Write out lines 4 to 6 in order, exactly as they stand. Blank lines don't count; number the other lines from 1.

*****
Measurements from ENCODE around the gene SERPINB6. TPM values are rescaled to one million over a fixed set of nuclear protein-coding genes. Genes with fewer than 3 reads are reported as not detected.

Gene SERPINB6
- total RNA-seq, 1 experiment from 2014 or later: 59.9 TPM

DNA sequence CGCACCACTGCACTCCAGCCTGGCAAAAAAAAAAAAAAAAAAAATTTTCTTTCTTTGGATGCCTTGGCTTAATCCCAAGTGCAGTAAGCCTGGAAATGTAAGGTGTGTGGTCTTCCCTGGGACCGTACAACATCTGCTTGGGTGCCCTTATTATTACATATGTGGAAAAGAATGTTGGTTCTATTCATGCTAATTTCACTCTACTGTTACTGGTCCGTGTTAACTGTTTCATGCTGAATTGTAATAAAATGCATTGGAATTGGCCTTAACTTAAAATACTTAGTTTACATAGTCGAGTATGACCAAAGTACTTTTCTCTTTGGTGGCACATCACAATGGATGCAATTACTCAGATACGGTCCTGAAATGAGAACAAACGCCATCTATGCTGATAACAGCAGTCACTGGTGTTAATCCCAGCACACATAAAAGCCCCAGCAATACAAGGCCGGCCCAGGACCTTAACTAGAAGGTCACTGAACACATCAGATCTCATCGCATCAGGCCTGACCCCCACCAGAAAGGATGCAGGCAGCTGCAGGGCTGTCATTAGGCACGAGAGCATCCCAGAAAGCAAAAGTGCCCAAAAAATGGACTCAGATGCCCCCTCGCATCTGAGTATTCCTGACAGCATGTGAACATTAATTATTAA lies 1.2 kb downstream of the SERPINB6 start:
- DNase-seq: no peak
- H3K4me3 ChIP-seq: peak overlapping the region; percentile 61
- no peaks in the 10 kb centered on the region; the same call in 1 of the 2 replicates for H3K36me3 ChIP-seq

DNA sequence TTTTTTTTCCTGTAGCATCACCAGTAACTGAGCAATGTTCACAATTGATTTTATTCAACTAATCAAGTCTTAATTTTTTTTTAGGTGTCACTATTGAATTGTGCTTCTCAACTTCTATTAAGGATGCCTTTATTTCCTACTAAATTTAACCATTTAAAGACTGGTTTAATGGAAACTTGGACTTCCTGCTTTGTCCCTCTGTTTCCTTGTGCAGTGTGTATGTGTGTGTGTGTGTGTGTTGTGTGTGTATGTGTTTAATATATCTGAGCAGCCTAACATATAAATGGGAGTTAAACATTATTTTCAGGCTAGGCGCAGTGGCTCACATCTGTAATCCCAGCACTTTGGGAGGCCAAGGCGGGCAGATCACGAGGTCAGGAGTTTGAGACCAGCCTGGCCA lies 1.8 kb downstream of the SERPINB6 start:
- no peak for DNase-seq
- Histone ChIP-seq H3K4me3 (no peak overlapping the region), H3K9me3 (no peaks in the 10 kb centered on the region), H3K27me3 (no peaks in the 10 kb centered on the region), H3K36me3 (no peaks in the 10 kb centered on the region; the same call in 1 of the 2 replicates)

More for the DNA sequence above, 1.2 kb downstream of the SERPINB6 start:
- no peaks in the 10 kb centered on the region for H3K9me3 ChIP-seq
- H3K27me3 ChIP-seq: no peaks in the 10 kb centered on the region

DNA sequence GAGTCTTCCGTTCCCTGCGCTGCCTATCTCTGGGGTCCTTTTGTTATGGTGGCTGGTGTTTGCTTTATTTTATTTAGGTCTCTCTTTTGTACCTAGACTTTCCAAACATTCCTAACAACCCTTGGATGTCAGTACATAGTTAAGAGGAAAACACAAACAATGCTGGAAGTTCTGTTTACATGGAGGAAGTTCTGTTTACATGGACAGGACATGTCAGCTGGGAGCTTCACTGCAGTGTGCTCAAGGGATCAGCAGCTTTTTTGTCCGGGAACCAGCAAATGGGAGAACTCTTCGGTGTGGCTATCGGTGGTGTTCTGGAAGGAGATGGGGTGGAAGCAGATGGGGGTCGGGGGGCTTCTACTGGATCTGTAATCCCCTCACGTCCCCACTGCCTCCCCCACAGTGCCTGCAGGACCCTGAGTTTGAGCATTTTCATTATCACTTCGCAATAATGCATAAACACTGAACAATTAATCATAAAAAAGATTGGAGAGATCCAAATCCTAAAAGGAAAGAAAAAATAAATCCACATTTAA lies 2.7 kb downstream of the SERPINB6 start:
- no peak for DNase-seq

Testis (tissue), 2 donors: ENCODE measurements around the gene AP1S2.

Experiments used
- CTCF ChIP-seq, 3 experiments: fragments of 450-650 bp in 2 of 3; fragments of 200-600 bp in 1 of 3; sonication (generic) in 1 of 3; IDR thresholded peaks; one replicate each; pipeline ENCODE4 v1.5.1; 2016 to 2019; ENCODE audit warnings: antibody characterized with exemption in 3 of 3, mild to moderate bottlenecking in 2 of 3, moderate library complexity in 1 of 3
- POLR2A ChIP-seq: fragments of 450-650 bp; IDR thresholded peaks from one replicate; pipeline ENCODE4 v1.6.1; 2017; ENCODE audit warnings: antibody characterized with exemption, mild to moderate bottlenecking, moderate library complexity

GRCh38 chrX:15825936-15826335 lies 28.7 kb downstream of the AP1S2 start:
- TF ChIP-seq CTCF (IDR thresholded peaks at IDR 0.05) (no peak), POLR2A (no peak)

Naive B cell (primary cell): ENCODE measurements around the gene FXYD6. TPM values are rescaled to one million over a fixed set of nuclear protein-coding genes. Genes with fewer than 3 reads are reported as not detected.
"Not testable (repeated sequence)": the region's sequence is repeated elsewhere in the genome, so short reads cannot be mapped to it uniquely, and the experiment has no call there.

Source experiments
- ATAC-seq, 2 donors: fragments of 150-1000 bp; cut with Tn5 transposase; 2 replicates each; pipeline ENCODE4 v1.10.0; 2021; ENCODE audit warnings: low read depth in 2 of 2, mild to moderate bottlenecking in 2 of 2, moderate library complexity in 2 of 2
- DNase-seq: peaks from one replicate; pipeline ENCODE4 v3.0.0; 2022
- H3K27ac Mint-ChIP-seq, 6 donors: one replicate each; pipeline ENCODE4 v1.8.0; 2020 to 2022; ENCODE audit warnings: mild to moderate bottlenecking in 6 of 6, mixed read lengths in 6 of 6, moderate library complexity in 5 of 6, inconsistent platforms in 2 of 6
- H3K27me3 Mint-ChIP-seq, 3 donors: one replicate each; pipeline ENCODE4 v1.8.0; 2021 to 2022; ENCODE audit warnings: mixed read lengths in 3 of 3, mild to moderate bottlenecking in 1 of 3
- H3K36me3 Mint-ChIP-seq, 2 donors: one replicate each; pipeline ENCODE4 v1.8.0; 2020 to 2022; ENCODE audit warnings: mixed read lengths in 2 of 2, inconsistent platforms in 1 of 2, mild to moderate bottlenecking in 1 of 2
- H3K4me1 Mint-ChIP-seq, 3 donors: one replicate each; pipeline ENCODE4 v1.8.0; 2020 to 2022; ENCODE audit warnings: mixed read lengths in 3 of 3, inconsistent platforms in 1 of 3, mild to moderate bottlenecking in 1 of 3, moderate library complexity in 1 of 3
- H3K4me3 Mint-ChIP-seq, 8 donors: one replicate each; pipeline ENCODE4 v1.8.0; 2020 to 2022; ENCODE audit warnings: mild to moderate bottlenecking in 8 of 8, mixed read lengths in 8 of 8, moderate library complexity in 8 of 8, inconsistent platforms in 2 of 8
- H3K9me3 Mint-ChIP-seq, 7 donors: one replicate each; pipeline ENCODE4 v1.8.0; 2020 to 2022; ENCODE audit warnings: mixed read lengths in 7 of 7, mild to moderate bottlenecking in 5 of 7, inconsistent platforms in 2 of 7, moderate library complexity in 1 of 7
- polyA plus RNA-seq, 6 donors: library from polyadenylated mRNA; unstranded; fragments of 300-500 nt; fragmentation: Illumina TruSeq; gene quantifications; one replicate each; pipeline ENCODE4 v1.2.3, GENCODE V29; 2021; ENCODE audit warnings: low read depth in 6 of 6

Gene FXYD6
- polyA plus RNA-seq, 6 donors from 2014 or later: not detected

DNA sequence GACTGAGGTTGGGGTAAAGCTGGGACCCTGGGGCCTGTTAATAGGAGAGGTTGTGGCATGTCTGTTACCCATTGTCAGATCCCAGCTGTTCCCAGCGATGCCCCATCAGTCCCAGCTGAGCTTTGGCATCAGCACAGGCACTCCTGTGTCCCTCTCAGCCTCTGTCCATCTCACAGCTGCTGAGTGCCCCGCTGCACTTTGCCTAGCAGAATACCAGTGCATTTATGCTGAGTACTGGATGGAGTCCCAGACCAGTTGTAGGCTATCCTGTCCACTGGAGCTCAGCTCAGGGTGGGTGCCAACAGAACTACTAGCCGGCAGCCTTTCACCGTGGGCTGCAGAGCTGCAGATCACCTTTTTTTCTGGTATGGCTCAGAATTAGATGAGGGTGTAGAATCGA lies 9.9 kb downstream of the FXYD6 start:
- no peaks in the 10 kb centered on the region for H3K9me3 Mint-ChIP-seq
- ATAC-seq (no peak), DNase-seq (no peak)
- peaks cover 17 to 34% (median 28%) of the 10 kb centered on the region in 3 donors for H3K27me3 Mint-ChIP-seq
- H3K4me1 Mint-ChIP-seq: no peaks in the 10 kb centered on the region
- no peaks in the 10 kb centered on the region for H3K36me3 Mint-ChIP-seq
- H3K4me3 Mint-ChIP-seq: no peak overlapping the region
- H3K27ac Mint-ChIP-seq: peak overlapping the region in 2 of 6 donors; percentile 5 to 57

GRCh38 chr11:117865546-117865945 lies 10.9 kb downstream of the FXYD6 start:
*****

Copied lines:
DNA sequence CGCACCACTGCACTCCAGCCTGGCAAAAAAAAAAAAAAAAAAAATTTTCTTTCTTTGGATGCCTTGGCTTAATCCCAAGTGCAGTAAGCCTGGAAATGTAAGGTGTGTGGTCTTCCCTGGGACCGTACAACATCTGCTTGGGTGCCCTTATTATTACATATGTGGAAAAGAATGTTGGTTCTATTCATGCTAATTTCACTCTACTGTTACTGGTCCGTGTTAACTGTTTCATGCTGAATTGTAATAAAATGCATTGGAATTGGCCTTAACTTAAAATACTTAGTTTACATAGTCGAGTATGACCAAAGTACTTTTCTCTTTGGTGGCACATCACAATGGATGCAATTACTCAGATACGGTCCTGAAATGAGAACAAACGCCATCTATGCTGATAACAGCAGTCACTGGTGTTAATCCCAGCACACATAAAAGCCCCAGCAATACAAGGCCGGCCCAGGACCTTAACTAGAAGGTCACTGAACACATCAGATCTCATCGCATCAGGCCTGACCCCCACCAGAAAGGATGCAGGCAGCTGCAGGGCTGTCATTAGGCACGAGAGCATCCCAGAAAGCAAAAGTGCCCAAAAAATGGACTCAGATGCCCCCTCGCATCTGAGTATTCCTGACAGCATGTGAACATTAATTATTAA lies 1.2 kb downstream of the SERPINB6 start:
- DNase-seq: no peak
- H3K4me3 ChIP-seq: peak overlapping the region; percentile 61